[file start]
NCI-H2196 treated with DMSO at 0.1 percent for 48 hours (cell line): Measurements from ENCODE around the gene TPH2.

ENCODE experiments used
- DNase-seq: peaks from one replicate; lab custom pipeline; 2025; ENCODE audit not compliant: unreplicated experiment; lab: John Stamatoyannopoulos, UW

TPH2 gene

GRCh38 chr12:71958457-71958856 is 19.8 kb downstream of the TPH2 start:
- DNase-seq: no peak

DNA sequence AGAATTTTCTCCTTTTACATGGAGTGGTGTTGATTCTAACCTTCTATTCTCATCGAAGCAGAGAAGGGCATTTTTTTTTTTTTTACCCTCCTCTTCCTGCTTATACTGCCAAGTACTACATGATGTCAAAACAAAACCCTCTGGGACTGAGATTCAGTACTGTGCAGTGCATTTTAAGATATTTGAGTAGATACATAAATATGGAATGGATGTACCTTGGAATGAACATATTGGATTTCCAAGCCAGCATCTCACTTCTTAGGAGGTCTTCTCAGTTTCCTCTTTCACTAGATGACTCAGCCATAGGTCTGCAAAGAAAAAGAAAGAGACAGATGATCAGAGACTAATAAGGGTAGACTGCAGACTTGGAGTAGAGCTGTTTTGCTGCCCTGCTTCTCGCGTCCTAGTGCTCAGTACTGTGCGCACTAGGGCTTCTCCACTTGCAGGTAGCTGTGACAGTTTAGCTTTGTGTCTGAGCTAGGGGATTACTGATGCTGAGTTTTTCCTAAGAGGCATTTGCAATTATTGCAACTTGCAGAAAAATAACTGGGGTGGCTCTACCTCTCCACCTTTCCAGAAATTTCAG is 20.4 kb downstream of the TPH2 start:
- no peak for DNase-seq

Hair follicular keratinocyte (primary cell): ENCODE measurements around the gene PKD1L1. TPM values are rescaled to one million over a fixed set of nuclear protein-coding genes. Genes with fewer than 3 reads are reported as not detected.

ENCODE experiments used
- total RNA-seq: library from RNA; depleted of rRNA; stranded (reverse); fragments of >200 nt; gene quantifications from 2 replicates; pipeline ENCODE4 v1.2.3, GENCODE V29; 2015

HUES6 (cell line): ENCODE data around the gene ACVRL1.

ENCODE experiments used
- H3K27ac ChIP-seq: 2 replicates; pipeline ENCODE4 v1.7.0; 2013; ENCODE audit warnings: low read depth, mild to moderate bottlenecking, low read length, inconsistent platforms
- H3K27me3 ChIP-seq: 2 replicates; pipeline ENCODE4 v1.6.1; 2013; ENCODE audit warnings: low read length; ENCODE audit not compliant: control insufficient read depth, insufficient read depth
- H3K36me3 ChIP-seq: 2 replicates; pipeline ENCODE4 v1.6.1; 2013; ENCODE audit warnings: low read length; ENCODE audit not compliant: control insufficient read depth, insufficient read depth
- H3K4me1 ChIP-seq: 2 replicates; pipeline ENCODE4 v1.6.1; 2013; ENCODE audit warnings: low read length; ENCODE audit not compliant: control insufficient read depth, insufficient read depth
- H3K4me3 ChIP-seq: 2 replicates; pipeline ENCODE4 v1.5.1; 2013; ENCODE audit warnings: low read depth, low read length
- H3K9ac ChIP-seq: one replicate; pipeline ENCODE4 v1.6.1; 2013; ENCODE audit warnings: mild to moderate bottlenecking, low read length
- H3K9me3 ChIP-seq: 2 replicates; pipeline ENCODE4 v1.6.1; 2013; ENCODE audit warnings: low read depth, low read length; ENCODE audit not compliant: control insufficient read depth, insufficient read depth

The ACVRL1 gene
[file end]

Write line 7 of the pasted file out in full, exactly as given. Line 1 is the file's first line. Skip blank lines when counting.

DNA sequence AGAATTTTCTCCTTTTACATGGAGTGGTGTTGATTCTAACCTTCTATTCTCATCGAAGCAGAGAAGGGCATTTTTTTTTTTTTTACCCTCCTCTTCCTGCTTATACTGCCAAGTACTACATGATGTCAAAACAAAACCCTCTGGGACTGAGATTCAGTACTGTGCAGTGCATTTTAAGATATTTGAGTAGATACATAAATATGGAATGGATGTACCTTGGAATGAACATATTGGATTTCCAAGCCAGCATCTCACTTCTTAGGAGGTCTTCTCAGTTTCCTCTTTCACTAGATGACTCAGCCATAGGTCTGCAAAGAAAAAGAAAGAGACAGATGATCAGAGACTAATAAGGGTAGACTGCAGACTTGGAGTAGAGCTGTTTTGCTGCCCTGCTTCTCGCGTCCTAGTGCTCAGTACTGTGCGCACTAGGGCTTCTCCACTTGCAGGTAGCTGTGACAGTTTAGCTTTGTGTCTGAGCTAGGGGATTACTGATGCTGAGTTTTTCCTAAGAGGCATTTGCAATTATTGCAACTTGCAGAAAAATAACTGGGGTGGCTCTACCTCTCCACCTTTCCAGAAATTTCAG is 20.4 kb downstream of the TPH2 start: